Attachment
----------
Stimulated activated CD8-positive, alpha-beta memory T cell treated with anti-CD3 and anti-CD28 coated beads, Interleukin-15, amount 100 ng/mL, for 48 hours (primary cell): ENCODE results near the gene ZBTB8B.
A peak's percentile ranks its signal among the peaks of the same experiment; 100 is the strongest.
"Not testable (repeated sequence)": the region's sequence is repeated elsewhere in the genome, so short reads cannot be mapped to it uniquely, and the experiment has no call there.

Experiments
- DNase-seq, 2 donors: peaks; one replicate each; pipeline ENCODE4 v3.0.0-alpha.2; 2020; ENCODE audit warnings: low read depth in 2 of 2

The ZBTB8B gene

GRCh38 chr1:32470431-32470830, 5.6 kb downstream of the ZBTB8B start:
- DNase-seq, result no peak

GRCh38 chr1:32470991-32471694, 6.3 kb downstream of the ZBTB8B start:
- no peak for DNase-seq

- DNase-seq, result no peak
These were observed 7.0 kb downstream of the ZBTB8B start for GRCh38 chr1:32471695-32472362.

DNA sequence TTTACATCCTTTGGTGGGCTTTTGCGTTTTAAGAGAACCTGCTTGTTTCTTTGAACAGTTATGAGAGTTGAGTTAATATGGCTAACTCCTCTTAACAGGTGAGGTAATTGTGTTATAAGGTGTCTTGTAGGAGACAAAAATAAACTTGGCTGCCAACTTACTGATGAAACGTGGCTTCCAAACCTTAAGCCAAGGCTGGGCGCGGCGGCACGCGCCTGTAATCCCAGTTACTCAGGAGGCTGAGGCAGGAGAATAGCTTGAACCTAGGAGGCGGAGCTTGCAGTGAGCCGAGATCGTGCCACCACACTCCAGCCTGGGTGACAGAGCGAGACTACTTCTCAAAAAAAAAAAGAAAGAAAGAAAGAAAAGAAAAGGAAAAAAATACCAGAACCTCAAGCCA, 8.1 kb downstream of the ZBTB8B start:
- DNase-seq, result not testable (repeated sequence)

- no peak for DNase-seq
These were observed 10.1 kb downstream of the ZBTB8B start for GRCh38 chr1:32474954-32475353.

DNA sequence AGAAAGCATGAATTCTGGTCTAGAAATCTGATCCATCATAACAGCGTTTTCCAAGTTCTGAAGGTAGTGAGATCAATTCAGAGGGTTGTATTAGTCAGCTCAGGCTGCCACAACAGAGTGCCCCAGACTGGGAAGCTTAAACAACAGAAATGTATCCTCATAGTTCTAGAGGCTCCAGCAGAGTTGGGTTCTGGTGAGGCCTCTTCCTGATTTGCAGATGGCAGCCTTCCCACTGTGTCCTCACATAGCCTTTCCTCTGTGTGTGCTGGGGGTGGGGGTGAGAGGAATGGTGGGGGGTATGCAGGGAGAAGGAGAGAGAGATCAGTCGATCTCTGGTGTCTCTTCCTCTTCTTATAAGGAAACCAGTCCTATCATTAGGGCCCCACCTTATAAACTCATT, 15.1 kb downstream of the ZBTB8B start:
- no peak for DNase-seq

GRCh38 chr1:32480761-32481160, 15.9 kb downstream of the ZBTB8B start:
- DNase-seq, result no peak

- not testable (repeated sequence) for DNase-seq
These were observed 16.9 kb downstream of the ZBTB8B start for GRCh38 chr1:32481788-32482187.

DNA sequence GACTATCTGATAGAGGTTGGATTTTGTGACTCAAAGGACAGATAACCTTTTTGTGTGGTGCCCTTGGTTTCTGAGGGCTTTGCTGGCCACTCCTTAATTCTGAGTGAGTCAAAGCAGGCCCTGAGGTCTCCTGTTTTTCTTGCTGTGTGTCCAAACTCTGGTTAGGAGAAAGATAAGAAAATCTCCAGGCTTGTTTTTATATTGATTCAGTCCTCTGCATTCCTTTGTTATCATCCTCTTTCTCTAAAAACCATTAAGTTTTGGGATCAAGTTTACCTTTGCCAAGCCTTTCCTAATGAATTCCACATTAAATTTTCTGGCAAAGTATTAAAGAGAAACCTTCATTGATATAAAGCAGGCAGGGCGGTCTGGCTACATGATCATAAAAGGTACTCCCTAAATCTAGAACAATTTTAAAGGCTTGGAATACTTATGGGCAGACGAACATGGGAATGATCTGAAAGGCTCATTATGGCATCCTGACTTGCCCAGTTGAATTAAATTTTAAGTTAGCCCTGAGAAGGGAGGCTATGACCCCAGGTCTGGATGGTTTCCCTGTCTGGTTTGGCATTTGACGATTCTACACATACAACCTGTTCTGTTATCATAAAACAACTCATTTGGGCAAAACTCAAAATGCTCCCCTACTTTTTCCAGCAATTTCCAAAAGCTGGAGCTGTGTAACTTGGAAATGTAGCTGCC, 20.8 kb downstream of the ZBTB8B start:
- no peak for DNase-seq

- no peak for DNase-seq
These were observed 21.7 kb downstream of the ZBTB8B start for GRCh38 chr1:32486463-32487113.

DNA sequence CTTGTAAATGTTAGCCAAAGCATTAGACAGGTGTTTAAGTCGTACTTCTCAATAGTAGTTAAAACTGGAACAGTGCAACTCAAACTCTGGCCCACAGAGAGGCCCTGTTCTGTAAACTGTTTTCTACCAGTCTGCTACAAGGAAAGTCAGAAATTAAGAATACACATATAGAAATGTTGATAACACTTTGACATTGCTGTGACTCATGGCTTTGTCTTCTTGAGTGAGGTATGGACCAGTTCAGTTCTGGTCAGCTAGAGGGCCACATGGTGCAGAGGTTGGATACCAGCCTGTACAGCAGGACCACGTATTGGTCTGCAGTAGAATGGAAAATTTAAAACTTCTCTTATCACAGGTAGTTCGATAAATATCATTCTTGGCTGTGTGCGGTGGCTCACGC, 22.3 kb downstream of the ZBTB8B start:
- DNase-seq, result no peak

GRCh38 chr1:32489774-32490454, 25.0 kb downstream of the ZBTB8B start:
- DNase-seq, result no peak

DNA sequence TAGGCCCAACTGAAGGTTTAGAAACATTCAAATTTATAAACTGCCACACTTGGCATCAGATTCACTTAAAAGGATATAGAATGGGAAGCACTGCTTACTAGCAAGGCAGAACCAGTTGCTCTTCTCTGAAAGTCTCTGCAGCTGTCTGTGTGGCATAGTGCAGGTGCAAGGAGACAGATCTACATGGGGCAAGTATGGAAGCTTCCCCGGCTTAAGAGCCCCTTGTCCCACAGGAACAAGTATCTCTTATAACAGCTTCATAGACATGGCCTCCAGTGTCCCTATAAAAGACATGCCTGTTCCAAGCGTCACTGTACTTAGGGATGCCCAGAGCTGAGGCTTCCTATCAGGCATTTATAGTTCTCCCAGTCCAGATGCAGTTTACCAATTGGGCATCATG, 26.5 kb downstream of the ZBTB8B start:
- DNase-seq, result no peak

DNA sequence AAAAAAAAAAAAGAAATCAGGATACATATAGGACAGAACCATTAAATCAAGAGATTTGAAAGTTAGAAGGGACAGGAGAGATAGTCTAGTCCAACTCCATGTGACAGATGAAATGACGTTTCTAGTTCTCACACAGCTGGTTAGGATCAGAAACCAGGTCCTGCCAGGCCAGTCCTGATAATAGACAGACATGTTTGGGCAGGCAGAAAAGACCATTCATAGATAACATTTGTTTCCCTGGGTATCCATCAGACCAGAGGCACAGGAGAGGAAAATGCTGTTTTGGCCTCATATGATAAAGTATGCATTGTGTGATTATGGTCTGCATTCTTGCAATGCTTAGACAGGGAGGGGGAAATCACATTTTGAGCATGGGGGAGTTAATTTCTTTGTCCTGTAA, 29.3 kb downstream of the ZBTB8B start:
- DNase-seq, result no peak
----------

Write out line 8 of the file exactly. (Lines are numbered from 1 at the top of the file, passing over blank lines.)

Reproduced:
- DNase-seq, result no peak